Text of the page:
Was it an opportunity to jam in the studio? "I don't like playing in the studio. I hate it. The real reason for Hot Rats was to do the overdubbing, because I don't think there'd been anything outside the early experiments of Les Paul where there was that much overdubbage applied to a piece of tape. We were using a primitive – maybe even a prototype – 16-track recorder, so it was the first time we could really pile on tracks. I think that album is more about overdubbing than it is about anything else."
One other event from that year not mentioned in The Real Frank Zappa Book was the Paris Actuelle Music Festival, a three-day event featuring a host of British bands including Soft Machine, The Nice and Caravan, as well as American avantgardists like Terry Riley, Art Ensemble of Chicago and Captain Beefheart. Zappa was hired as MC and occasional improviser. Because of the recent student riots on the Paris streets, the Festival actually took place in a muddy field near the Belgian town of Amougies, on a bitterly cold day that was permanently shrouded in fog. "It was that horrible. I think that the real reason I ended up going there in a cosmic sense was to finally wind up with Aynsley Dunbar in the band."
On May 15, 1970 Zappa premièred a new work under the auspices of a contemporary music event with Zubin Mehta and the Los Angeles Philharmonic Orchestra. 200 Motels was an organic group of songs about life on the road, which Zappa was planning to make into a film. Though truncated on the night by Mehta, the event and the piece were a success, and Zappa's next band grew out of a backstage meeting that right.
Just before the Mothers broke up, we'd worked some gig where The Turtles were the opening act.  We had a lot of laughs backstage with Howard Kaylan and Mark Volman, so it wasn't inconceivable that I could imagine going on the road with them. They had the 'road rat' mentality which you need in order to tour. No matter how good a player is, if he doesn't have that sense, he'll die out there. I've learned the hard way about a few guys that I thought could play the parts but they just weren't 'roadable'. They couldn't stand the pressure and the isolation and they cracked up and I had to send them home. I knew exactly how to survive in the world of hotels and motels. You just learn how to do it so that it's not a foreign experience."
The next two years were very successful, with sold-out concerts and at least one healthy-selling album, Live At The Fillmore East, June 1971. There was also the fiasco of the film version of 200 Motels, involving the services of the Royal Philharmonic Orchestra and director Tony Palmer: "He had a lot of problems during the making of the film. He was on the verge of a divorce, he had the 'flu and he seemed to be a fairly ill-tempered individual even on a good day.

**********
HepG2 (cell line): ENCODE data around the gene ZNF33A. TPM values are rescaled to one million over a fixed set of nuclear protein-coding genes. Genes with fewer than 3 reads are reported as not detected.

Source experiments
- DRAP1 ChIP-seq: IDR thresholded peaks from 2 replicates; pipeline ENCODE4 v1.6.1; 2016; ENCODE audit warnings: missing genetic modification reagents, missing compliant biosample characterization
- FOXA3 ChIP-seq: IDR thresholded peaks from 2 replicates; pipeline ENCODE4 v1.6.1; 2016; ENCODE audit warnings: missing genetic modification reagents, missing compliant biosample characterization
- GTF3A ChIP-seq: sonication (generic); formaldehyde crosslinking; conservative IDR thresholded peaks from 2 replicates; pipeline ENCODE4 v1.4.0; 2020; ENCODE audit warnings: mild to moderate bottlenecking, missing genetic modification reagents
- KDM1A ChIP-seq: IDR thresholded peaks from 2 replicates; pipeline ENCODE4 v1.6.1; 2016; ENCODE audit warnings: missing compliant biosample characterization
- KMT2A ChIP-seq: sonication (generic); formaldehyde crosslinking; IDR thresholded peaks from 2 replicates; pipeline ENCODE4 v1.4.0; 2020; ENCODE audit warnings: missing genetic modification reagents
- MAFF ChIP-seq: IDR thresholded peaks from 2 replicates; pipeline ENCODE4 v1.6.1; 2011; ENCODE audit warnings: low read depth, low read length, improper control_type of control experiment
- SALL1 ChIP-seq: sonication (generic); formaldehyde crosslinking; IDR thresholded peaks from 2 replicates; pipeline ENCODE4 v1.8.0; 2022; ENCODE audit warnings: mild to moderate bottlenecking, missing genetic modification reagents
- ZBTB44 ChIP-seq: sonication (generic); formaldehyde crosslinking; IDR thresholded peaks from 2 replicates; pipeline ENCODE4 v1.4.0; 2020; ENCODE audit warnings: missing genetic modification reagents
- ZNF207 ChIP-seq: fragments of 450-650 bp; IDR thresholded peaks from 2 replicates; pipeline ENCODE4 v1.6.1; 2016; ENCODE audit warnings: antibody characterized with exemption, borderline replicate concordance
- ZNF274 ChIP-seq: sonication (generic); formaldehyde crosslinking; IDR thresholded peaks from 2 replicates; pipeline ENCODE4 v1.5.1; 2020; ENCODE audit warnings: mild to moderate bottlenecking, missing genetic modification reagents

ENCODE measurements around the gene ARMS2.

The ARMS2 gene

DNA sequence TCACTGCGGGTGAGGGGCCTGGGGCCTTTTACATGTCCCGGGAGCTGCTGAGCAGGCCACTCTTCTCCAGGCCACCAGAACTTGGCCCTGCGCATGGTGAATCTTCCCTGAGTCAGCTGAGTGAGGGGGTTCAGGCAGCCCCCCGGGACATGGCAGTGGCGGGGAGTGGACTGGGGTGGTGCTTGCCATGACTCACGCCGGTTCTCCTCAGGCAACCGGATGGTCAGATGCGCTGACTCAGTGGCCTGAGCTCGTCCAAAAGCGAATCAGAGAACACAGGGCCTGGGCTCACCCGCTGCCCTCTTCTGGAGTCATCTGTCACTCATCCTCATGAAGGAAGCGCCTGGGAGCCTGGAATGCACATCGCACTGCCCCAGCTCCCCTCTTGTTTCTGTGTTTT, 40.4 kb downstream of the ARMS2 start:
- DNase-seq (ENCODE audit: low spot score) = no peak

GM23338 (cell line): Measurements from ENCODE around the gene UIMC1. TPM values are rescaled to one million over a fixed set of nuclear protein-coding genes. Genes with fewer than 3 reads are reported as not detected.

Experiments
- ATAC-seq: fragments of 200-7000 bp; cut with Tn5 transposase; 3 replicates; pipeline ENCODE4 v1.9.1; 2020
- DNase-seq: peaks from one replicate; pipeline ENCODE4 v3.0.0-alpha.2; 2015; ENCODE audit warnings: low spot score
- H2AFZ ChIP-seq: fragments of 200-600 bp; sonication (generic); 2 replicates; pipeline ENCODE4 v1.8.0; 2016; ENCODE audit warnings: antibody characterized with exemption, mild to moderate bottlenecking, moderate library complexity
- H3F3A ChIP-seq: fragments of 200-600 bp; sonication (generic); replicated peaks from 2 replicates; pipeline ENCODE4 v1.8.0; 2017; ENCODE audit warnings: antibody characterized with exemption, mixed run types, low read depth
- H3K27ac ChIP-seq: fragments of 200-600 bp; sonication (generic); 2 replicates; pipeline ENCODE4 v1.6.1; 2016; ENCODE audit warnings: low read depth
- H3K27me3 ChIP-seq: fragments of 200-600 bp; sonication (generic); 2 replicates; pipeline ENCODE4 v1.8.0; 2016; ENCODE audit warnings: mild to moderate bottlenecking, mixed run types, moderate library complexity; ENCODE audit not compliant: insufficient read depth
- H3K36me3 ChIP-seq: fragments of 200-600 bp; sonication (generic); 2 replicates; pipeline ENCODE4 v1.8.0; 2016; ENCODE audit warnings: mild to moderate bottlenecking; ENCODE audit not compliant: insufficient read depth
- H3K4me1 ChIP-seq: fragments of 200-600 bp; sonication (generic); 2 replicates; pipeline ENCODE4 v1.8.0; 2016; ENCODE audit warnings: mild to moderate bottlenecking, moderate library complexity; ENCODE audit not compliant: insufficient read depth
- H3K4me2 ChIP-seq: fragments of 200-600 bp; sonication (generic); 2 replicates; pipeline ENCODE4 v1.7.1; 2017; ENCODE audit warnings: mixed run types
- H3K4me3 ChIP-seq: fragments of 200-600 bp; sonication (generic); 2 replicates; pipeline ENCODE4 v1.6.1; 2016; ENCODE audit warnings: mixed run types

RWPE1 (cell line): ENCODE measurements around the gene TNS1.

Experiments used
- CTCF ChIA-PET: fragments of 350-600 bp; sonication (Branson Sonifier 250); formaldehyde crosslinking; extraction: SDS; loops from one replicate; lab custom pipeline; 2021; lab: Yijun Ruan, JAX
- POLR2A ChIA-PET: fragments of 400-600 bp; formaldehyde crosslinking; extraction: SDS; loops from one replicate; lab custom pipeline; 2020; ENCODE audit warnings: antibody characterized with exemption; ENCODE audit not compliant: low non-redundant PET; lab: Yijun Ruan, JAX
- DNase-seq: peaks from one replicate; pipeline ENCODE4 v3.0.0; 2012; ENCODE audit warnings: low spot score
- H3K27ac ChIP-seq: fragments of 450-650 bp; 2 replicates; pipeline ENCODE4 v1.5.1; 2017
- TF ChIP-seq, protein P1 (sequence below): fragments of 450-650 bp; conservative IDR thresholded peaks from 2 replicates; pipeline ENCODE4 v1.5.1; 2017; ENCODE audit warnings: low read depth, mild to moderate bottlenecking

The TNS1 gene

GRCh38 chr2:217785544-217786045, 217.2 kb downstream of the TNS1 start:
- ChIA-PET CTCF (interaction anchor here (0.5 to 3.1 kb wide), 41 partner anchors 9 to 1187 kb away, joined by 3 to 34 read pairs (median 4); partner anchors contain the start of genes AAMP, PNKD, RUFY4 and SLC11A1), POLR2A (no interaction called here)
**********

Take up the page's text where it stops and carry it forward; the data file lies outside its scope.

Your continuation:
"I don't want to be unkind to him, but on the production of the film he did two things which I will always remember. One: at the completion of principal photography, he demanded of the producer that his name be left off the credits for fear it would harm his career. The other thing was that my wife Gail happened to be walking by and overheard him threatening to erase all the master tapes if something wasn't done to his satisfaction. So it was not easy working with him. I had a certain amount of control over what got done, and it would have been quite a different movie if he hadn't refused to even go into the editing suite – I'd never edited video. It was like guerrilla warfare to put that film together."
The Royal Philharmonic were more than a little reluctant to perform the music, and matters didn't improve when it became obvious the score was quite demanding. "That's adding insult to injury," counters Zappa. "It's one thing to say: 'Oh, look at this weird guy and what does he want now?' Then suddenly they get a piece of paper that they can't really play and then you compound that with the fact that there was never enough rehearsal time to teach them how to play it.
"We shot the film in seven eight-hour days. That's 56 hours at a total cost of $679,000, which was cheap even in 1970. At the end of 56 hours only one third of the shooting script had been shot. In order to make any kind of story out of it at all, I had to invent the thing in the editing room. Then our bassist Jeff Simmons disappeared just before filming started. His girlfriend convinced him he should be a blues musician, that he was too heavy to be in the group. So, in order to replace him, we went through all kinds of weird shit and ended up with Martin Lickert, who was Ringo Starr's driver."
Nor was that the end of Zappa's troubles with 200 Motels. The score was to have been performed at the Royal Albert Hall but the date was cancelled on the grounds of obscenity. The resulting action brought by Zappa for breach of contract took four years to come to court. "It's not every day that a guy like me gets to go to the Old Bailey. Justice Mocatta was a unique individual; I'm sure that the Crown was proud of him for what he did. He agreed that the contract had been breached. He agreed that the show was not obscene. But basically, they were royal and I wasn't and there was no way I was gonna win a lawsuit. So it was: 'Go fuck yourself'."